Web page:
So let’s see if we can figure out the differences here between the iPad and the iGiant. UI differences are irrelevant, as the iGiant would, hypothetically, make virtually all the same UI upgrades. Let’s see if we can list any features of the iPad that wouldn’t be on the iGiant:
- Increased bluetooth capabilities. The iPhone and iPod Touch are only capable of pairing with headsets or with other iP* devices, whereas the iPad is capable of also pairing with keyboards and, theoretically, other bluetooth devices, though a mouse is not supported.
- Video output capabilities. The iPad is capable of connecting to an external display. Natively, the iPad will only mirror its display onto the external one, but the SDK allows for using the external display as a *second* display, which opens interesting possibilities for using the iPad as a control panel for whatever is being displayed on the external monitor.
- Local file storage. This makes it far easier to use the iPad as a writing tool. While it would technically be possible to do word processing on the iGiant, its lack of local file storage would make the prospect cumbersome at best. This can be seen in existing iPhone and iPod Touch apps (mostly for jailbroken phones) which attempt to enable local file storage by using the app’s configuration storage as file storage.
- iBooks. The iPad will come with an integrated eBook store, which presumably will not be available for iPhones and iPod Touches. Some people will find the iPad’s screen to be better for reading than (for example) the Kindle, but that’s mostly personal preference, but the iPad will also enable additional content in eBooks like color pictures and video, which could make for some very interesting educational eBooks.
- A few hardware peripherals. The camera adapter is an interesting addition, allowing you to use your iPad as a photo organizer (the iPod Touch can’t do this without using your computer as an intermediary), and the same goes for the SD card adapter. The keyboard dock is also interesting.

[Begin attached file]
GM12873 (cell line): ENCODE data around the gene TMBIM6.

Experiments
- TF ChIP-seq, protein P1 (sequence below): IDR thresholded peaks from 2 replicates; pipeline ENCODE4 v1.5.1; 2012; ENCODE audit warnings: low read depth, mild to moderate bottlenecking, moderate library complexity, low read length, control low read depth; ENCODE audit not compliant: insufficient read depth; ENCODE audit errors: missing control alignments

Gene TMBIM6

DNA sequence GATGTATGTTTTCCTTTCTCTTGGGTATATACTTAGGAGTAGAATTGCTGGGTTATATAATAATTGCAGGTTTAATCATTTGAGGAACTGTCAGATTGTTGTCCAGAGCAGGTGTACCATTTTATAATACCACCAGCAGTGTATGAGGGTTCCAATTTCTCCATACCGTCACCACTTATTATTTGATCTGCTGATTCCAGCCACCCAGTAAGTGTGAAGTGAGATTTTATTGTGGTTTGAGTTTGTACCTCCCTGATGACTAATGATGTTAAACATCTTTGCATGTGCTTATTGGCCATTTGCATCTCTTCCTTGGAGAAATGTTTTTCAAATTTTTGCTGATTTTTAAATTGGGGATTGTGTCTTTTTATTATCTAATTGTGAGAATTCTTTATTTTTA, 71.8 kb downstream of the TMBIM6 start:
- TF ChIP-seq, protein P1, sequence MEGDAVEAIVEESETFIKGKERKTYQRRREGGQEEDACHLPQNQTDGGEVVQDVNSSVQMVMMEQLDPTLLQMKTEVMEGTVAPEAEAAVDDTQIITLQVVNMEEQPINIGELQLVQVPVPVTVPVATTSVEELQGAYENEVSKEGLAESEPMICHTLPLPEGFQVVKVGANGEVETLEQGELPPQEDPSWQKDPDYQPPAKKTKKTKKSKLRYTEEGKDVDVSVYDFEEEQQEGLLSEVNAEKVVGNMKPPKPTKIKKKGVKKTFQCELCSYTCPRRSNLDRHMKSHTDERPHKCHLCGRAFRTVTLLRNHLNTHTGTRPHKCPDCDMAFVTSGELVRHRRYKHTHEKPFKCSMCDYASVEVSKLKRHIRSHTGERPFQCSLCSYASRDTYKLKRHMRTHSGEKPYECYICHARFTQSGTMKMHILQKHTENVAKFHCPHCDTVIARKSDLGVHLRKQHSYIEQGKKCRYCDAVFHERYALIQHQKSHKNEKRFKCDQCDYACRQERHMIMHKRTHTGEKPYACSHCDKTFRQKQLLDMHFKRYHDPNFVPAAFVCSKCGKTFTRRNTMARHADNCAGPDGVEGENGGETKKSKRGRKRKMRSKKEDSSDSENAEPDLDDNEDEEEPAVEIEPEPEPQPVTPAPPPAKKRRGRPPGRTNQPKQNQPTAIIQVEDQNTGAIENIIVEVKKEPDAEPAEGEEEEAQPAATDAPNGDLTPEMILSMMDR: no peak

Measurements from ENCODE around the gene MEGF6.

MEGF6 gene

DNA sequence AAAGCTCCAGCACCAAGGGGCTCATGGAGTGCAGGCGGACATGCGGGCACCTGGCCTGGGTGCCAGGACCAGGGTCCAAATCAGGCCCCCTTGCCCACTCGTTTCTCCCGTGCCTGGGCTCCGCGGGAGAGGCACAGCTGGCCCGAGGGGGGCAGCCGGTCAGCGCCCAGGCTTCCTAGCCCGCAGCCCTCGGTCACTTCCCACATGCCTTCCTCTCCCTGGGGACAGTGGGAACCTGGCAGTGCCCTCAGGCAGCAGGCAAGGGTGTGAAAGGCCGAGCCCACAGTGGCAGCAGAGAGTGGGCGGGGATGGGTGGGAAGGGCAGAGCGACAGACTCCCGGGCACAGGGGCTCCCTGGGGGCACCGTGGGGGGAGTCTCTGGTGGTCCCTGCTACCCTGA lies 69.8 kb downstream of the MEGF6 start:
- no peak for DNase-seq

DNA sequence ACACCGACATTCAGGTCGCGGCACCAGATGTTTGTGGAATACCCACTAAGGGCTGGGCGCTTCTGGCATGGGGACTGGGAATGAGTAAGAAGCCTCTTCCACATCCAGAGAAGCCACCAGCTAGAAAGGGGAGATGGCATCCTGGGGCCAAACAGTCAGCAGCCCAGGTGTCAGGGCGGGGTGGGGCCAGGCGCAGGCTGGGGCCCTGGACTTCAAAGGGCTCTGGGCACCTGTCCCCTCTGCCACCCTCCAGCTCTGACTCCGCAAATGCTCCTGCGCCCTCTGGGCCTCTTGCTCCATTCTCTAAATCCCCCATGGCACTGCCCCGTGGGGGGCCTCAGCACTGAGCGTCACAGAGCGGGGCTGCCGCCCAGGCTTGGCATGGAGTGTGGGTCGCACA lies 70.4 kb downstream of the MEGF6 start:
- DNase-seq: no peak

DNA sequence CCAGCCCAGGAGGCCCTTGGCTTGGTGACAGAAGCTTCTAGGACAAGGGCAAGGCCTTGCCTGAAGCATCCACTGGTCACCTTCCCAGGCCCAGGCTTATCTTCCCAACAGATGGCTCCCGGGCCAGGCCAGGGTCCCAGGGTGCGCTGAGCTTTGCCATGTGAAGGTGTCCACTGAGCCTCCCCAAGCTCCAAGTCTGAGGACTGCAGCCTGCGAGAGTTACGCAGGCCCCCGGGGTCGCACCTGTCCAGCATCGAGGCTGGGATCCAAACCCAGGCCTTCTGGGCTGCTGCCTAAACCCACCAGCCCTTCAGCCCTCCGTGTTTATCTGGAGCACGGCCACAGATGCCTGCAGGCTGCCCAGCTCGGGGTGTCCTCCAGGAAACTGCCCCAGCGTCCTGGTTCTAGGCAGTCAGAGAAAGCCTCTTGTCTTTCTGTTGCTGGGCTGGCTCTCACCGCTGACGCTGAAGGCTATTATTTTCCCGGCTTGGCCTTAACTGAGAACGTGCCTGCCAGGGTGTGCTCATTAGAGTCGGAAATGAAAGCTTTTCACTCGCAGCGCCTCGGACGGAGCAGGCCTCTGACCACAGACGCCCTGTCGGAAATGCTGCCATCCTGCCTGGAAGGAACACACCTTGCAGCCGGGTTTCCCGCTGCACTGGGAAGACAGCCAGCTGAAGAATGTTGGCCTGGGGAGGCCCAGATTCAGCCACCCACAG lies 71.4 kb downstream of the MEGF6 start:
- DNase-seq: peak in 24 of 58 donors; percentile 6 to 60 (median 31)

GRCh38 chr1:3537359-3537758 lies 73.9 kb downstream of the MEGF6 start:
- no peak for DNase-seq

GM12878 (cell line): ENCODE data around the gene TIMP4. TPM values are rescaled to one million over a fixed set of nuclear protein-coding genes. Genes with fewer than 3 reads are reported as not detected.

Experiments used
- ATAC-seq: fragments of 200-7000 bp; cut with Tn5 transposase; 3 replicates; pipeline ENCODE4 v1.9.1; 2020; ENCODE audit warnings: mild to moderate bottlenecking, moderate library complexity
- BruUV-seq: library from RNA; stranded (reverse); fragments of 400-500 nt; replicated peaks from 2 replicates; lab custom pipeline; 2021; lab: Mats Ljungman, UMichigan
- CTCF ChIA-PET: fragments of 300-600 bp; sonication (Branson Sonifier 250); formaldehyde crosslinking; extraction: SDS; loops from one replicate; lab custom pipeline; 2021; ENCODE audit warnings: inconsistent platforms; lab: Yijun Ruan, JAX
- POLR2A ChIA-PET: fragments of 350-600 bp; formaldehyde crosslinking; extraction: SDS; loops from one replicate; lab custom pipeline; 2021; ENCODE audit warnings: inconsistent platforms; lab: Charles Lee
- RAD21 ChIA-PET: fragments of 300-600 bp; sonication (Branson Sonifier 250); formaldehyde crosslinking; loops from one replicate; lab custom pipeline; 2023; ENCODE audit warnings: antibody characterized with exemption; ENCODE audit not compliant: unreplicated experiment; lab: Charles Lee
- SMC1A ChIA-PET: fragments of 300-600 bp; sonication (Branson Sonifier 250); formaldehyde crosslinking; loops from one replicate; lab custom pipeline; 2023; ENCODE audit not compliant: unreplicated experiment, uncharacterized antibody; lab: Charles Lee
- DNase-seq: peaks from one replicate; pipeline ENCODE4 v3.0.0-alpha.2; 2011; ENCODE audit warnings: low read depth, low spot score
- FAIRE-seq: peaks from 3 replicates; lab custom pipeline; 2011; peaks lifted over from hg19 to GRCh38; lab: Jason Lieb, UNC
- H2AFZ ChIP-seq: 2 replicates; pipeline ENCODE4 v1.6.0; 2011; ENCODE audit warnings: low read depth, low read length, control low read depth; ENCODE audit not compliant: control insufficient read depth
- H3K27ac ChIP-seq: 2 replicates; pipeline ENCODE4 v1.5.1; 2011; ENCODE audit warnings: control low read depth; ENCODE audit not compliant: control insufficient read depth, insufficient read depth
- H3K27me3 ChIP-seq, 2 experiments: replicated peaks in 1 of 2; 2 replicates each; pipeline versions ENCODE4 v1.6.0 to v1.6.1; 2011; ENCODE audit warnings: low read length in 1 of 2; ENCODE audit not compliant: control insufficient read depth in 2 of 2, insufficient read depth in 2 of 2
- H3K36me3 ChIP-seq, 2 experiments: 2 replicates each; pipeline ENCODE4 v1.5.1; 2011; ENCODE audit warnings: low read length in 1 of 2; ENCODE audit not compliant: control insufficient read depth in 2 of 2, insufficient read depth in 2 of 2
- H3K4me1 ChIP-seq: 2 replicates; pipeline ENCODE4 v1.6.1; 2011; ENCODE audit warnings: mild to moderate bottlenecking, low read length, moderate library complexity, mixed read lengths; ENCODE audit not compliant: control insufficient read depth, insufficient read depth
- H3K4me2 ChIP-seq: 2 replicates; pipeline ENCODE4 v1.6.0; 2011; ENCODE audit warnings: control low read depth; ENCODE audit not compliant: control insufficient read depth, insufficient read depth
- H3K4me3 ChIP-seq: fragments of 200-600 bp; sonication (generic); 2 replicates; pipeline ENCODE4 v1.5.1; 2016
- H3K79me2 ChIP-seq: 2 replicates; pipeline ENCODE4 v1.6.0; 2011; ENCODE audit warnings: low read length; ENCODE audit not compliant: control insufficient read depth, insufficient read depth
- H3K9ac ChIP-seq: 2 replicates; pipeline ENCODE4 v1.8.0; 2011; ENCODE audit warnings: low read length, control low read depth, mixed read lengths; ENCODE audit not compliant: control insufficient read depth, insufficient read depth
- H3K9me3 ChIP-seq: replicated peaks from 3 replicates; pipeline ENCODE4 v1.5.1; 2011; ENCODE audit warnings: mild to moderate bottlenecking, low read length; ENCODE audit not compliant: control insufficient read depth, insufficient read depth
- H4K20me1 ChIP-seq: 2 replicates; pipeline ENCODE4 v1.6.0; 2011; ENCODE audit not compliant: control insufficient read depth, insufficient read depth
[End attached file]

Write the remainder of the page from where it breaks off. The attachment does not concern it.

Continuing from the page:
I can’t think of anything else, really, and Apple’s tech specs on their iPad page don’t give me any other ideas.
So based on this list, I would conclude the iPad is more than just an iGiant, but not by much. Edit: You might be wondering why I dismiss the features I’ve listed as “not much”. The reason is that the iPad doesn’t do multitasking, making real desktop-class usage impossible, and that in my opinion disqualifies it from being “completely different” from the iPod Touch.
Does this mean the iPad isn’t an interesting device? Hardly; the larger touchscreen is by itself significant. People have innovated quite a bit with the smaller touchscreens on the iP* devices we already have; I imagine we’ll see even more creativity when people get their hands on a larger interactive area.
All in all, I think the iPad is an interesting and tantalizing move by Apple, and it does have a lot of potential as a platform, but I don’t think it’s anywhere near the world-shaking innovation some fanboys seem to think it is.
Do I plan to get an iPad? Probably. The cheapest one. It will be fun to play with, and I have some interesting ideas for apps that will be fun to tinker with even if I never sell them.